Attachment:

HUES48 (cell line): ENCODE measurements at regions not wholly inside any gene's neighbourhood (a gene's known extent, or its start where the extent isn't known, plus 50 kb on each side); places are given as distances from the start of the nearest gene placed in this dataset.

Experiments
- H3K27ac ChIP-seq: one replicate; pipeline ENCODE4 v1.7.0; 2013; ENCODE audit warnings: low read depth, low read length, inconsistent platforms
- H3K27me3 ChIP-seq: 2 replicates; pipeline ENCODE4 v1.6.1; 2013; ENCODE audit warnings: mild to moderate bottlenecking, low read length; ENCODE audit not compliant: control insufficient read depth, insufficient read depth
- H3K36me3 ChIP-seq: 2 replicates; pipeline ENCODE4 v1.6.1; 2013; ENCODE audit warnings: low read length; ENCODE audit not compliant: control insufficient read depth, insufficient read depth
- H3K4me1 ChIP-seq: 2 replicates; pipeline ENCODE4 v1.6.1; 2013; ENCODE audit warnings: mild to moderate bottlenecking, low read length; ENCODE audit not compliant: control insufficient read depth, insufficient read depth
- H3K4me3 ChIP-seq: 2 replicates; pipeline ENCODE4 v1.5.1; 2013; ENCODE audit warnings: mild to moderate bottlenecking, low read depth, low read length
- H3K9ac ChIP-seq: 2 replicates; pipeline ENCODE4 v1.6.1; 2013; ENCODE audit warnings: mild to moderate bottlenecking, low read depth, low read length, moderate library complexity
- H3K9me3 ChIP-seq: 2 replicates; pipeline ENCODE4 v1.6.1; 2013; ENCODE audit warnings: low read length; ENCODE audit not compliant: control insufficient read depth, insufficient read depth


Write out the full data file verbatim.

HUES48 (cell line): ENCODE measurements at regions not wholly inside any gene's neighbourhood (a gene's known extent, or its start where the extent isn't known, plus 50 kb on each side); places are given as distances from the start of the nearest gene placed in this dataset.

Experiments
- H3K27ac ChIP-seq: one replicate; pipeline ENCODE4 v1.7.0; 2013; ENCODE audit warnings: low read depth, low read length, inconsistent platforms
- H3K27me3 ChIP-seq: 2 replicates; pipeline ENCODE4 v1.6.1; 2013; ENCODE audit warnings: mild to moderate bottlenecking, low read length; ENCODE audit not compliant: control insufficient read depth, insufficient read depth
- H3K36me3 ChIP-seq: 2 replicates; pipeline ENCODE4 v1.6.1; 2013; ENCODE audit warnings: low read length; ENCODE audit not compliant: control insufficient read depth, insufficient read depth
- H3K4me1 ChIP-seq: 2 replicates; pipeline ENCODE4 v1.6.1; 2013; ENCODE audit warnings: mild to moderate bottlenecking, low read length; ENCODE audit not compliant: control insufficient read depth, insufficient read depth
- H3K4me3 ChIP-seq: 2 replicates; pipeline ENCODE4 v1.5.1; 2013; ENCODE audit warnings: mild to moderate bottlenecking, low read depth, low read length
- H3K9ac ChIP-seq: 2 replicates; pipeline ENCODE4 v1.6.1; 2013; ENCODE audit warnings: mild to moderate bottlenecking, low read depth, low read length, moderate library complexity
- H3K9me3 ChIP-seq: 2 replicates; pipeline ENCODE4 v1.6.1; 2013; ENCODE audit warnings: low read length; ENCODE audit not compliant: control insufficient read depth, insufficient read depth